Some service providers are taking note of the worries being aired regarding the legal sector, but certain firms remain unhappy about dealing with a mixture of law specific and generic SaaS providers, even if the latter claim to have modified their terms and services in order to allay those concerns. After all, penalty clauses are no substitute for the problems that trigger them not arising in the first place. More appealing to such firms would be the existence of a service provider that had developed a comprehensive hosted service (supplying all of a firm’s IT needs) which, from its inception, specifically addressed the legal sector and all its demands. 

Such an initiative is (apparently) already underway. The company nScaled has announced a ‘vertical specific cloud’ targeting the ‘infrastructure on demand’ (IaaS) requirements of international law firms. This Legal Cloud is currently a beta project and it is claimed that several top firms have already agreed to test it.[11] Unfortunately I would imagine that, given that the service is aimed squarely at the big firms, it is likely to be priced accordingly and therefore be beyond the reach of smaller firms. However maybe some enterprising individuals will see the possibility of securing a reasonable return from providing a similar service to smaller firms, because, as has been noted, “Legal Cloud may represent a new model for startups of very low cost investment, since they need practically no capital investment to offer computing services and can rent more space from Rackspace or other infrastructure providers on demand.”[12] 

Looking Forward

The technology of SaaS will of course continue to develop and be adapted to suit the different sectors (such as legal) in which it is employed. Professional and regulatory advice for lawyers on its use by them will as ever lag behind the technology. The current and foreseeable economic climate will make it increasingly hard for firms to resist the allure of the cost savings and efficiency gains promised by SaaS, even if few firms are using it at present. So, when you come to make your own assessment of SaaS, look for peer support and be prepared to share your own findings. That way the best offerings will thrive and the entire profession will benefit. 

Alastair Morrison works at Strathclyde University where he evaluates, implements and runs IT services. He combines this ‘day job’ with continual monitoring of technology developments in order to write on how small firm IT needs can be better addressed:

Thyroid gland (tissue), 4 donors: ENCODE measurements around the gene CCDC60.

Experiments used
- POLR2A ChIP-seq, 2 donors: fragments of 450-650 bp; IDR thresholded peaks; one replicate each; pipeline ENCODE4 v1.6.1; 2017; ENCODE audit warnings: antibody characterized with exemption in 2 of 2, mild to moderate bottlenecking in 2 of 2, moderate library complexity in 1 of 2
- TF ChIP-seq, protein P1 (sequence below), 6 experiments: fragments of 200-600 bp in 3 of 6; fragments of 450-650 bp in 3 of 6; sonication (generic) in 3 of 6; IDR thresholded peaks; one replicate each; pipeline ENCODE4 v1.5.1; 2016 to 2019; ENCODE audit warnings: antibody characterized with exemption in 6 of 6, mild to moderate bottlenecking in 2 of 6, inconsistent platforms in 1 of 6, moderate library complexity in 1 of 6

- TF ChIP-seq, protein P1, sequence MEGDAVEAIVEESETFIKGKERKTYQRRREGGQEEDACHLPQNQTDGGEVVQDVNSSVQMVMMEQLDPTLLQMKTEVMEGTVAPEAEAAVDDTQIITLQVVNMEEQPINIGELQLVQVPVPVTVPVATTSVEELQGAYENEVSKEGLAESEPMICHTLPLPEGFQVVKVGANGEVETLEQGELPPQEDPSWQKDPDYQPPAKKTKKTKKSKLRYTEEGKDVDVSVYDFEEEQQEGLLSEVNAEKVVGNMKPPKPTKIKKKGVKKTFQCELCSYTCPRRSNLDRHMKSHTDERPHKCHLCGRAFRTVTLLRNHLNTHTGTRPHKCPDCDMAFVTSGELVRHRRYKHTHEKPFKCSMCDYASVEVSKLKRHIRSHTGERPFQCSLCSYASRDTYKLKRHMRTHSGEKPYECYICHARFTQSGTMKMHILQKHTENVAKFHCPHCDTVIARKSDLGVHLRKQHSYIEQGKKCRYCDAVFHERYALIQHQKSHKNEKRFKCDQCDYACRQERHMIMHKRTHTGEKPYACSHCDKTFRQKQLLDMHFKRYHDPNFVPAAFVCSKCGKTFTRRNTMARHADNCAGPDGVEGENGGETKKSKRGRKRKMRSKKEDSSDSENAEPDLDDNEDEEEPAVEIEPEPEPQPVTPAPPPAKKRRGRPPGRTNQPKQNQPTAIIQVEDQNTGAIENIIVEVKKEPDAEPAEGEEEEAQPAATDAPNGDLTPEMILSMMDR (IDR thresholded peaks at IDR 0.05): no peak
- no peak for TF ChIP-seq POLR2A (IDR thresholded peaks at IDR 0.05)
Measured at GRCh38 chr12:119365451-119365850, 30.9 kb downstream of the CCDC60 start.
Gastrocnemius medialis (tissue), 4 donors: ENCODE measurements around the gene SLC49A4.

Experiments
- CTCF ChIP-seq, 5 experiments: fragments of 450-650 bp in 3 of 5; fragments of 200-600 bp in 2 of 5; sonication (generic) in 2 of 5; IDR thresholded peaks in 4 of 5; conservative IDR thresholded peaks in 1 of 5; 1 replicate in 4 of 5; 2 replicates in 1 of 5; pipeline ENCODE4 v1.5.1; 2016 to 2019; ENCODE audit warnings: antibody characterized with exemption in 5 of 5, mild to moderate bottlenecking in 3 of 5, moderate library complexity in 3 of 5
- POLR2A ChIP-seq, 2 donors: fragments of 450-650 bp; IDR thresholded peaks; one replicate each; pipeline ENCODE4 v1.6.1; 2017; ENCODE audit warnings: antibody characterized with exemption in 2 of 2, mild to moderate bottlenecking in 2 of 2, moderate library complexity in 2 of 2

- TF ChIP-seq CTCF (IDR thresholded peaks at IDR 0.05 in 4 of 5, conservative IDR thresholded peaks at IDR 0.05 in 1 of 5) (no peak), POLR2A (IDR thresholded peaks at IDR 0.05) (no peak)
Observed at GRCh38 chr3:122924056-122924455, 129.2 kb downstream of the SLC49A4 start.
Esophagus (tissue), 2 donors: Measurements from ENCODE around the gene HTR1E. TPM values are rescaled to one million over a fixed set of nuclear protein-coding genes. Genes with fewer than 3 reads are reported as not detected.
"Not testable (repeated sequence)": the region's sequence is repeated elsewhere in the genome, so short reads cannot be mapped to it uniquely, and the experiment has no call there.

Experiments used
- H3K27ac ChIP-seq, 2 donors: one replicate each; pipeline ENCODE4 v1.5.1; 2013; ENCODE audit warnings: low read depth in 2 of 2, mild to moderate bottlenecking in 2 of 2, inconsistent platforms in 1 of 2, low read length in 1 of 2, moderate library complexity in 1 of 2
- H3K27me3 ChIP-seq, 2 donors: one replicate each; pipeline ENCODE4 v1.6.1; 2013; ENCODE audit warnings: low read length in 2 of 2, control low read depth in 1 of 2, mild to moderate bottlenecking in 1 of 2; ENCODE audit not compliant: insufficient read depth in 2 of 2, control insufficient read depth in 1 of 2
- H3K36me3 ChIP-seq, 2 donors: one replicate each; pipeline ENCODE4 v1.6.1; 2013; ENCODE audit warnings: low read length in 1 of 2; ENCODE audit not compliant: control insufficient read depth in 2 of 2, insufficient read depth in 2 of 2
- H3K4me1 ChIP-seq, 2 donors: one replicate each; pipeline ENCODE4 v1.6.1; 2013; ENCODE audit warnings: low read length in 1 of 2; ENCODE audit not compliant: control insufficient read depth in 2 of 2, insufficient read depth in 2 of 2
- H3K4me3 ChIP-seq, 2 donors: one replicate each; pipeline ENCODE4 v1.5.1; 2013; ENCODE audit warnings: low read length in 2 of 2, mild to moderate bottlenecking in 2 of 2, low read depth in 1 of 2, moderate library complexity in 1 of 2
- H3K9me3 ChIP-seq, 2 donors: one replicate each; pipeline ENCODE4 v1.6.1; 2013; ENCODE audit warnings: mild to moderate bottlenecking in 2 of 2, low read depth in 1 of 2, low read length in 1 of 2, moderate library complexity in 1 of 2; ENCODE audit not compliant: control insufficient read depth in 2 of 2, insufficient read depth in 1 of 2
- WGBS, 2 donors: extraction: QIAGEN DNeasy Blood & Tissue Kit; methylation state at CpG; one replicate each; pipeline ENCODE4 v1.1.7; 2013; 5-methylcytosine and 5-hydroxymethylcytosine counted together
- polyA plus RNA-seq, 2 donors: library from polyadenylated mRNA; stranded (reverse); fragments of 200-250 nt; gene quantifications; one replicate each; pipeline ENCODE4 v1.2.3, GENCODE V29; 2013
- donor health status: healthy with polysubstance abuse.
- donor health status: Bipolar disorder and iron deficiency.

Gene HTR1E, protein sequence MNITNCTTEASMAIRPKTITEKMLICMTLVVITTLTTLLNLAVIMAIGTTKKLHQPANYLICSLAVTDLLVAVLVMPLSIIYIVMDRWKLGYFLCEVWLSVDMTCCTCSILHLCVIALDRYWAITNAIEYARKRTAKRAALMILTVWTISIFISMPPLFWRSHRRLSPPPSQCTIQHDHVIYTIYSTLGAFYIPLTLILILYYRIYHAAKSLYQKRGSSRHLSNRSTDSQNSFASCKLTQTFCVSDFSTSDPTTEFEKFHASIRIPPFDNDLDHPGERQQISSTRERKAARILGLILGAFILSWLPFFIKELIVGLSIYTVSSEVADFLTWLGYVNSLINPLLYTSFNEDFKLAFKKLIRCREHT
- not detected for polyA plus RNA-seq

[1] Those not familiar with the concept of SaaS, and the arguments for and against its adoption (specifically in the context of the law firm), may care to look at the following:

FYI: Software as a Service (SaaS) for Lawyers

American Bar Association


[2] Stress tests rain on Amazon’s cloud

Brett Winterford

Aug 20, 2009,stress-tests-rain-on-amazons-cloud.aspx


Report: Cloud services can’t handle the pressure

Dave Rosenberg

August 20, 2009


[3] US government opens Cloud shop to combat runaway IT costs

Cade Metz

15th September 2009


GSA Outlines U.S. Government’s Cloud Computing Requirements

J. Nicholas Hoover,  InformationWeek

Aug. 3, 2009



[4] More Details on UK Government’s Cloud Strategy

Reuven Cohen

June 22, 2009


[5] British small biz falls out of love with Microsoft, heads to the Clouds

Mike Butcher

 September 1, 2009


[6] Working in the Cloud: Tips on success with online software services

Dennis Kennedy

August 2009


[7] Interact. Please.

Laurence Eastham

10/09/2009 11:24


[8] Can You Trust Google Apps (And Other SaaS)?

Sam Glover

August 18, 2009


[9] Lawyers Should Not Be Wary of SaaS and Cloud Computing

Niki Black

August 26, 2009


Source Document


[10] See, for example, the pages from the creator of Clio, the Web-based Practice Management service, on



 Data Availability

 and even SLAs


[11] Legal Cloud: Have It Your Way

Craig Balding

May 8th, 2009


[12] Legal Cloud targets law firms, promises security, compliance

Carl Brooks

13 May 2009,289142,sid201_gci1356310,00.html